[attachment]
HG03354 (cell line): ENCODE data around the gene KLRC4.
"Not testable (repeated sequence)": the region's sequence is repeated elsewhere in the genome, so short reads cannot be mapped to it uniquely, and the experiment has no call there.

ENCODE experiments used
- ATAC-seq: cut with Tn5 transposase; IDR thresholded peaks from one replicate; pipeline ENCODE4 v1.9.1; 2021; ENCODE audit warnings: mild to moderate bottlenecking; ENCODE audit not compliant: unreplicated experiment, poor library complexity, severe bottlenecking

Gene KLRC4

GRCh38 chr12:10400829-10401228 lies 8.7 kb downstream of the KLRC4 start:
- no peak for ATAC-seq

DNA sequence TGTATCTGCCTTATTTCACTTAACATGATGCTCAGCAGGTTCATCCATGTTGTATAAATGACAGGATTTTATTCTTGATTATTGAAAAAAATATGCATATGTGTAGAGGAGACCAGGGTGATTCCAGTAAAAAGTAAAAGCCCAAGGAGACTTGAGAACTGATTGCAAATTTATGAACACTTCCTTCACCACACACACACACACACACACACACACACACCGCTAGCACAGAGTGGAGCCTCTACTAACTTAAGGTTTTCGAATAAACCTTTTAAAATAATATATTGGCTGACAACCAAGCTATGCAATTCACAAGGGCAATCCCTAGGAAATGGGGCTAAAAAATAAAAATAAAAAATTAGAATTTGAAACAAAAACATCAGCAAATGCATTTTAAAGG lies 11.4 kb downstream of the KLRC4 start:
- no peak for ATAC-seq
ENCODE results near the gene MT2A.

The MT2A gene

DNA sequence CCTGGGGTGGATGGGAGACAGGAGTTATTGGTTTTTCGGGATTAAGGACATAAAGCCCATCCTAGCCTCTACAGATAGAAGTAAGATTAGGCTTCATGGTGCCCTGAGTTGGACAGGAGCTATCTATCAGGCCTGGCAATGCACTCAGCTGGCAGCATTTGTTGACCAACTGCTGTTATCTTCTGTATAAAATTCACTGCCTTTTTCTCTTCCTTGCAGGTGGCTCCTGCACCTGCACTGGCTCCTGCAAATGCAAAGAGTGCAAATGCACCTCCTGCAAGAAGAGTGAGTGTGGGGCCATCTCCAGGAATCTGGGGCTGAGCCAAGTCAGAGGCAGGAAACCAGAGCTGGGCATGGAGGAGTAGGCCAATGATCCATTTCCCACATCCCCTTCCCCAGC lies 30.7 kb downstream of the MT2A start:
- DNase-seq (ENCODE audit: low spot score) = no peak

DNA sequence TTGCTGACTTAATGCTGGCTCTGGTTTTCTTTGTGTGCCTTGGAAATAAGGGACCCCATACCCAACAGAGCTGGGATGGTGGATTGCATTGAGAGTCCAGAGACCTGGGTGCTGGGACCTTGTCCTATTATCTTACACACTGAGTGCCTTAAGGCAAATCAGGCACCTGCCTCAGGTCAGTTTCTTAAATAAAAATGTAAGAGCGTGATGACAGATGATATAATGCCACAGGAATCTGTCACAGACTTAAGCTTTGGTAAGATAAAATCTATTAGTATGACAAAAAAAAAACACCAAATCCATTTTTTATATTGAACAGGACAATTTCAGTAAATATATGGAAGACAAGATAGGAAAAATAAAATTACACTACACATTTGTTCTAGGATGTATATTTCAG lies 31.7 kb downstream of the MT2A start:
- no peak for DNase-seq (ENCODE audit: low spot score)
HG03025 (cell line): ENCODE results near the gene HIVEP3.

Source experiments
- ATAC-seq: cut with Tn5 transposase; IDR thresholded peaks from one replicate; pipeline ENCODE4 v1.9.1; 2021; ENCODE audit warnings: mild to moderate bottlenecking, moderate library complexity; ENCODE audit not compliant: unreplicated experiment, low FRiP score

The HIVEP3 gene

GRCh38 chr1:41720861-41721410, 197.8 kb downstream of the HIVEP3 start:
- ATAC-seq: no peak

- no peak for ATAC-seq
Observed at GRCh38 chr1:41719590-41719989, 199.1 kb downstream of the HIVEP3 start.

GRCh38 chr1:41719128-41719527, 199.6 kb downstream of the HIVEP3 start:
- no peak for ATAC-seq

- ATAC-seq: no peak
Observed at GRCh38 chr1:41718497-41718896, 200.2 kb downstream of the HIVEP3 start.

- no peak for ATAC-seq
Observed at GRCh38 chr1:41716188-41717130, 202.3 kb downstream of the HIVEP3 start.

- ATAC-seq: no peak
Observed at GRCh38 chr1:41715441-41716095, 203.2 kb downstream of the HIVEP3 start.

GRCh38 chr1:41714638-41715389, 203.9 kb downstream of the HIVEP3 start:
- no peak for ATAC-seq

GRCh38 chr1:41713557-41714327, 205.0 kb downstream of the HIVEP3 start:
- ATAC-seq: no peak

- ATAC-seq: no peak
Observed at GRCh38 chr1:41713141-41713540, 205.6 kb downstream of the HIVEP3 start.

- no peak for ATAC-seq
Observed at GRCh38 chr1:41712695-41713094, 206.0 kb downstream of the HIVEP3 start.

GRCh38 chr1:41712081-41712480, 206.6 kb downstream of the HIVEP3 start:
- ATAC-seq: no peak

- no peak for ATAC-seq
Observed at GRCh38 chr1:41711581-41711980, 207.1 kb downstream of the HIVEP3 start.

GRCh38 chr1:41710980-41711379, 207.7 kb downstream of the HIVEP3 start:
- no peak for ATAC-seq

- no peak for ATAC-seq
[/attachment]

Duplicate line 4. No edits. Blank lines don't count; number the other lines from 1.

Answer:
- ATAC-seq: cut with Tn5 transposase; IDR thresholded peaks from one replicate; pipeline ENCODE4 v1.9.1; 2021; ENCODE audit warnings: mild to moderate bottlenecking; ENCODE audit not compliant: unreplicated experiment, poor library complexity, severe bottlenecking